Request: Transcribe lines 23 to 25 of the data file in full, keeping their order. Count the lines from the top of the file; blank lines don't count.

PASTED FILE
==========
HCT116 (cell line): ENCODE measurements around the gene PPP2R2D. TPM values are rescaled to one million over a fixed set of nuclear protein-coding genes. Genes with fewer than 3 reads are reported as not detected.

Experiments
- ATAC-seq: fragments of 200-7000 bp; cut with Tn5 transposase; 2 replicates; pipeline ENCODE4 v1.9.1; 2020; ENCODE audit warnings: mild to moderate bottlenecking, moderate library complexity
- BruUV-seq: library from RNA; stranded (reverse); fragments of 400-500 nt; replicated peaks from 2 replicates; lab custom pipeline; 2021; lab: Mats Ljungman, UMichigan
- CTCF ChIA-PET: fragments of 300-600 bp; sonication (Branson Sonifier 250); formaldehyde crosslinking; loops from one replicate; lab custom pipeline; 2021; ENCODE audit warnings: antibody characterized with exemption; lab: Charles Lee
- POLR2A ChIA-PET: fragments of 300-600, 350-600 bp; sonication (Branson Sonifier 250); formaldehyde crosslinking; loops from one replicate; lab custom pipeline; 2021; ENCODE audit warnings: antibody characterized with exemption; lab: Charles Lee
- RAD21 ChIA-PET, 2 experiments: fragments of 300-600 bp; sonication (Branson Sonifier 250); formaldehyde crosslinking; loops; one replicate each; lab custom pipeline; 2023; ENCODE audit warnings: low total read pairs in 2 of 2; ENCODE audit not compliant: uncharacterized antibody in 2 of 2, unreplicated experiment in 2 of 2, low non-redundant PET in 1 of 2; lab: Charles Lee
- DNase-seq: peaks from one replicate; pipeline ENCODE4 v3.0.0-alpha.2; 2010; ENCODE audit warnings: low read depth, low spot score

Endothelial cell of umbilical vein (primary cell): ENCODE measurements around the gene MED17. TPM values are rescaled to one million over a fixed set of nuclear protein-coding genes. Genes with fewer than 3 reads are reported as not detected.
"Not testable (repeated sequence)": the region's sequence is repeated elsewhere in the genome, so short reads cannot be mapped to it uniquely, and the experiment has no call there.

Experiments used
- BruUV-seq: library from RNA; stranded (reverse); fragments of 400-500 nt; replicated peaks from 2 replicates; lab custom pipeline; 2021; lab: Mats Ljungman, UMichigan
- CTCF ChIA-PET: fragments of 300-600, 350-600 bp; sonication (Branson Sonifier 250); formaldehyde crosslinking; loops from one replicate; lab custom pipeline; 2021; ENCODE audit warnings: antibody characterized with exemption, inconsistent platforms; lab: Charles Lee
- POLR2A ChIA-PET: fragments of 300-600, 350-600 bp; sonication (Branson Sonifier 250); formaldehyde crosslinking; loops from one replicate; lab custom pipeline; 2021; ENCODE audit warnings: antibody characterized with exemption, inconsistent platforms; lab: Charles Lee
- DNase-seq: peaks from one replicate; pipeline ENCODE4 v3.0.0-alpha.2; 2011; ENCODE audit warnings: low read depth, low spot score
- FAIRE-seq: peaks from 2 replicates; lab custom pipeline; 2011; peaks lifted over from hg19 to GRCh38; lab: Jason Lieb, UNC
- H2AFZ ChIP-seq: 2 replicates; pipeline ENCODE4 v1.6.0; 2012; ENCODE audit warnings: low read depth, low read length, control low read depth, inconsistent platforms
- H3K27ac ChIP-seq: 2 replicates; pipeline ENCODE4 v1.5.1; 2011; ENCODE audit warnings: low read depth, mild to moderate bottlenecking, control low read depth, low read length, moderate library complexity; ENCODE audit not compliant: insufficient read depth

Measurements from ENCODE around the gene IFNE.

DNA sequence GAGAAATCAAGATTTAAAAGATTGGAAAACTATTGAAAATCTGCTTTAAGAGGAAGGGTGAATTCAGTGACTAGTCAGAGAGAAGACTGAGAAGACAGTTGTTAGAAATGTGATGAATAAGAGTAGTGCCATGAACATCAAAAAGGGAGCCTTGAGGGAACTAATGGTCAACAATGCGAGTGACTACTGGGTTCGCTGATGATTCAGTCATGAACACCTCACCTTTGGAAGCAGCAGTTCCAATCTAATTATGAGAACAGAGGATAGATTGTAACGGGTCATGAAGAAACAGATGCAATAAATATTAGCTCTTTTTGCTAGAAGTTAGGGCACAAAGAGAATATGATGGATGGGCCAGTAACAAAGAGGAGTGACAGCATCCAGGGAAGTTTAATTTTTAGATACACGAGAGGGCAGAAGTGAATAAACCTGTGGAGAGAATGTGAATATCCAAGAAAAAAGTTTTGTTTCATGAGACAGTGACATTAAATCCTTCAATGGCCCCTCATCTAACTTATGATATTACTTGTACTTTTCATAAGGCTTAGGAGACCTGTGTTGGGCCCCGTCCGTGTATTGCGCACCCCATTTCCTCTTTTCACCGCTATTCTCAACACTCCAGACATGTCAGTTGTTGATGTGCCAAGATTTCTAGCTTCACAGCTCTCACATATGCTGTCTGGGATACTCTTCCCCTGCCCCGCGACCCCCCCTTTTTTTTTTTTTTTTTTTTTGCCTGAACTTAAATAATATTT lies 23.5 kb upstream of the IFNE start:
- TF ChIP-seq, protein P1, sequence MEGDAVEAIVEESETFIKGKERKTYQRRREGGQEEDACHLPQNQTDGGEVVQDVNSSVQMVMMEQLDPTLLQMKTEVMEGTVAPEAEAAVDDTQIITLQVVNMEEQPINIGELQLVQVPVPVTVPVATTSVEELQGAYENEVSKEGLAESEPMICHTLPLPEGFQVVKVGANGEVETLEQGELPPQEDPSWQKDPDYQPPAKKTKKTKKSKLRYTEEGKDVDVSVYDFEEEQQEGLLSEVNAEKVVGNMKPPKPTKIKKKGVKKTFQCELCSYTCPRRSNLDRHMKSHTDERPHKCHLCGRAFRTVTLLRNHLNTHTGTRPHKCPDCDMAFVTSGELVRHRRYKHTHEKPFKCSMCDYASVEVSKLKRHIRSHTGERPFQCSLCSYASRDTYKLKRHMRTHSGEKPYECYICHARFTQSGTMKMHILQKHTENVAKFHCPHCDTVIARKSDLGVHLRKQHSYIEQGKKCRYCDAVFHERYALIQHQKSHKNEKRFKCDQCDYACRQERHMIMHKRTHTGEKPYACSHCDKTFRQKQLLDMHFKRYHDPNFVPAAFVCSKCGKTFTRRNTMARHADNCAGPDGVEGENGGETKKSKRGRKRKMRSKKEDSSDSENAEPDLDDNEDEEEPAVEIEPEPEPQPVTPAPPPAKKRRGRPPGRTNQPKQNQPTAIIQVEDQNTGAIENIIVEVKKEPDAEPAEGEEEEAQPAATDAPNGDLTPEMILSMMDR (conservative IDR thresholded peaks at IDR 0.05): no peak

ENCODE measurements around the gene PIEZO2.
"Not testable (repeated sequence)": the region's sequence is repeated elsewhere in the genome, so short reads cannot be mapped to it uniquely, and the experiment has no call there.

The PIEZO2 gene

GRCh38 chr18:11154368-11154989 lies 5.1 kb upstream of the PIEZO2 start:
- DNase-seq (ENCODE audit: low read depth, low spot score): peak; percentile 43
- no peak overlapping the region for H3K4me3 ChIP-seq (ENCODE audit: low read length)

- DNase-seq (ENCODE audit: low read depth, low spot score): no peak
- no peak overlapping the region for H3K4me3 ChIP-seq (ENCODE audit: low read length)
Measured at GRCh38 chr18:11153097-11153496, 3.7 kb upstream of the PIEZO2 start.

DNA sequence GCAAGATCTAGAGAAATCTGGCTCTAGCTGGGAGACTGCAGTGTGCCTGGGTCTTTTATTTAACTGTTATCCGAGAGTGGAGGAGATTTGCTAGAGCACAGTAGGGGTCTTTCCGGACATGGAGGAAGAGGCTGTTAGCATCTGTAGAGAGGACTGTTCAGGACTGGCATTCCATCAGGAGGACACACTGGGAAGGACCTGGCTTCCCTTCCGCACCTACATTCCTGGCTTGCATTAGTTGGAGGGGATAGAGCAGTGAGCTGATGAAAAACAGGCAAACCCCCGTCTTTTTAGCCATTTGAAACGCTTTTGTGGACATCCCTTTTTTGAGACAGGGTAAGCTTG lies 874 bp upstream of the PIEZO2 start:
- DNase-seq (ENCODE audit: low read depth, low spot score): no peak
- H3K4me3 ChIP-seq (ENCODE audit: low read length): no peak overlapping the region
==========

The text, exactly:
"Not testable (repeated sequence)": the region's sequence is repeated elsewhere in the genome, so short reads cannot be mapped to it uniquely, and the experiment has no call there.

The PIEZO2 gene

GRCh38 chr18:11154368-11154989 lies 5.1 kb upstream of the PIEZO2 start: